Persistent viral infection in humans can drive high frequency low-affinity T-cell expansions

Research output: Contribution to journalArticle

Authors

Abstract

CD8 T cells that recognize cytomegalovirus (CMV) -encoded peptides can be readily detected by staining with human leucocyte antigen (HLA) - peptide tetramers. These cells are invariably highly differentiated effector memory cells with high avidity T-cell receptors (TCR). In this report we demonstrate an HLA-A(star)0201 restricted CMV-specific CD8 T-cell response (designated YVL) that represents several percent of the CD8 T-cell subset, yet fails to bind tetrameric major histocompatibility complex (MHC) ligands. However, these tetramer-negative cells are both phenotypically and functionally similar to other CMV-specific CD8 T cells. YVL peptide-specific CD8 T-cell clones were generated and found to be of high avidity in both cytotoxicity and interferon-gamma (IFN-gamma) assays, and comparable with other CMV peptide-specific CD8 T-cell clones. However, under conditions of CD8 blockade, the response was almost nullified even at very high ligand concentrations. This was also the case in IFN-gamma experiments using peripheral blood mononuclear cells stimulated with peptide ex vivo. In contrast, all other CMV specificities (tetramer-positive) displayed minimal or only partial CD8 dependence. This suggests that YVL-specific responses depict a low-affinity TCR-MHC-peptide interaction, that is compensated by substantial CD8 involvement for functional purposes, yet cannot engage multivalent soluble ligands for ex vivo analysis. It is interesting that such a phenomenon is apparent in the face of a persistent virus infection such as CMV, where the responding cells represent an immunodominant response in that individual and may present a highly differentiated effector phenotype.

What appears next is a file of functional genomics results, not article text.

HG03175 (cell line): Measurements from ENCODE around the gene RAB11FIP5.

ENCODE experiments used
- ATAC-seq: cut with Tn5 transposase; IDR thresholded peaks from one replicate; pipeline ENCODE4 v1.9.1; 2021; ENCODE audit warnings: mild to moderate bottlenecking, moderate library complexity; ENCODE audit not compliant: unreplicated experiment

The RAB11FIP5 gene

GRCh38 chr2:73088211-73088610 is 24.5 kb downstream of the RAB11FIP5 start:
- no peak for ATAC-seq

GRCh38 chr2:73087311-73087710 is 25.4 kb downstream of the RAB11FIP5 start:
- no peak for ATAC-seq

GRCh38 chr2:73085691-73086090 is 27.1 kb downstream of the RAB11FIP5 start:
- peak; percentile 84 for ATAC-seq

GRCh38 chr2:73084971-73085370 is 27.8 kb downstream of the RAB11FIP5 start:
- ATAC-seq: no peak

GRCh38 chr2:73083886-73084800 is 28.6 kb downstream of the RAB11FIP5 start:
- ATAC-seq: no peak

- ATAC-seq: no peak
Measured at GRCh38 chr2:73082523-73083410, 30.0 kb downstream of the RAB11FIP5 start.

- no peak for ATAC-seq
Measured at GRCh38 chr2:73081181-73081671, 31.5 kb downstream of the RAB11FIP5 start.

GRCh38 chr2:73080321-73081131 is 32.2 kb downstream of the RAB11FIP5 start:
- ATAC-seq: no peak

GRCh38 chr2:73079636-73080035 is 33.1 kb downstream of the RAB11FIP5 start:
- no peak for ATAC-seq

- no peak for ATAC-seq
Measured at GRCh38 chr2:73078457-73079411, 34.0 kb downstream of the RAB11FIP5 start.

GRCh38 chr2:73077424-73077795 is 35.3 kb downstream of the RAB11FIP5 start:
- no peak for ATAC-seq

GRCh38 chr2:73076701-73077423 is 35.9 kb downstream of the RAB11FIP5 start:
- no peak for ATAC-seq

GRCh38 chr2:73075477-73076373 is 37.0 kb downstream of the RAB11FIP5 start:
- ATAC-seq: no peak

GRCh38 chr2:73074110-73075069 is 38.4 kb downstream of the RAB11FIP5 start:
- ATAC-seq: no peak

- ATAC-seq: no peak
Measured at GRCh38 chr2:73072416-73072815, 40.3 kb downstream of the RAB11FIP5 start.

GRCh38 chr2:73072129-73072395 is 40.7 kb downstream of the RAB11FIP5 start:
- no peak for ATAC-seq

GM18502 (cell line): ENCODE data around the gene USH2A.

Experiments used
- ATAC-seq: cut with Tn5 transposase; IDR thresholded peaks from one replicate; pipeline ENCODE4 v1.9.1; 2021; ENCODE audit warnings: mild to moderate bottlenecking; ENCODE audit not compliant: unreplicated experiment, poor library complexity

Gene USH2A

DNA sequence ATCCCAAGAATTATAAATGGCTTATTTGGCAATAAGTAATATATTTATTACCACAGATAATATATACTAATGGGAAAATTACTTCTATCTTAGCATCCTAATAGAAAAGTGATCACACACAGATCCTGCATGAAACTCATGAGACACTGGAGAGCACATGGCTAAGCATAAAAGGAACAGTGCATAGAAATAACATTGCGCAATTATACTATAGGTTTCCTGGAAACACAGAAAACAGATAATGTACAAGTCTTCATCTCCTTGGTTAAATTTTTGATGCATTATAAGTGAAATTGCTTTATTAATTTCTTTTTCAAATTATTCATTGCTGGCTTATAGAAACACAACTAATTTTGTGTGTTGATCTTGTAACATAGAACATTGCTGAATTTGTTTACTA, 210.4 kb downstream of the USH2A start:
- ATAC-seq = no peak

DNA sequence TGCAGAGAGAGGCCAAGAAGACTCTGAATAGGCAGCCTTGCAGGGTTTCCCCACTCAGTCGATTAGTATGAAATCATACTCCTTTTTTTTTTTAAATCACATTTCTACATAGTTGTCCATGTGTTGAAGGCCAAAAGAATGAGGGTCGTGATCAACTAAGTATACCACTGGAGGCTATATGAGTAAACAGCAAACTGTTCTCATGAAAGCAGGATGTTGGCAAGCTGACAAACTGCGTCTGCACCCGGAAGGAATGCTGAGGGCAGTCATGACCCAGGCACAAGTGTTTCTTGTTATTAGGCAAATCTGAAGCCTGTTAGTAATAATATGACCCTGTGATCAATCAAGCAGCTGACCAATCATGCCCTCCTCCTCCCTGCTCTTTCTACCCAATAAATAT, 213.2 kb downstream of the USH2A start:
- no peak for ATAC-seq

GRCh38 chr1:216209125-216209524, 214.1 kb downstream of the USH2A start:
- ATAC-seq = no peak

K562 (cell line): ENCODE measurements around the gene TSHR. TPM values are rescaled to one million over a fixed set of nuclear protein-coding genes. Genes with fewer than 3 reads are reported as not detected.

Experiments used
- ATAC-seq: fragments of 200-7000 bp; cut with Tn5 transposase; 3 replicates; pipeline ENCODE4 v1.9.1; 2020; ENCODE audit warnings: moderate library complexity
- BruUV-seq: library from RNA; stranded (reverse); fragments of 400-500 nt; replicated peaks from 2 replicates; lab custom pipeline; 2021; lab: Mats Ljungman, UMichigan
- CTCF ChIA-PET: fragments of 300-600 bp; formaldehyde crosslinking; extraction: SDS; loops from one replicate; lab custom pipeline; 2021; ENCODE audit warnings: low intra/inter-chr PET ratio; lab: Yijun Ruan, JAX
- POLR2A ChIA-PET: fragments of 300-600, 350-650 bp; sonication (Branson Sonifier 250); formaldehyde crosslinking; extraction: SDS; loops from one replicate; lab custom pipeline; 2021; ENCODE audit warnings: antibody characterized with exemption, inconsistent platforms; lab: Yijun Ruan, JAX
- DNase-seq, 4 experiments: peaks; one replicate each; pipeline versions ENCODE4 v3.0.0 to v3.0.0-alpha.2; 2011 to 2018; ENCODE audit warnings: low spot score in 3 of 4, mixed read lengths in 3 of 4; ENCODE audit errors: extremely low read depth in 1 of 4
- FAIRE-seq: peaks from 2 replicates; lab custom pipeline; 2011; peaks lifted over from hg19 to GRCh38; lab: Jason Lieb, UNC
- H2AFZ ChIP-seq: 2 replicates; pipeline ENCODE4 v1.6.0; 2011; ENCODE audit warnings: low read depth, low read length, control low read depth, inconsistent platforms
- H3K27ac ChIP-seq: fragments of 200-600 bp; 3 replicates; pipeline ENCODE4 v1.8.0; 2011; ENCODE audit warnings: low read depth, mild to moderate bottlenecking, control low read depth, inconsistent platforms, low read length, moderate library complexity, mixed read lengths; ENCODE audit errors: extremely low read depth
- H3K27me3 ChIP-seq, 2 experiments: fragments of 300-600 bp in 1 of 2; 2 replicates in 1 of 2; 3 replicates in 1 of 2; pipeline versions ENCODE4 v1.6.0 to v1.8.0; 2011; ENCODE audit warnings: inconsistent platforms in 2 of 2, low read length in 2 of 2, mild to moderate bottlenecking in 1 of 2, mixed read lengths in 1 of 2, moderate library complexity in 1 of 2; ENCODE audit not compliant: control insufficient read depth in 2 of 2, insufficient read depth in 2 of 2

Details

Original languageEnglish
Pages (from-to)537-548
Number of pages12
JournalImmunology
Volume131
Issue number4
Publication statusPublished - 1 Dec 2010

Keywords

  • T cells, cytomegalovirus, affinity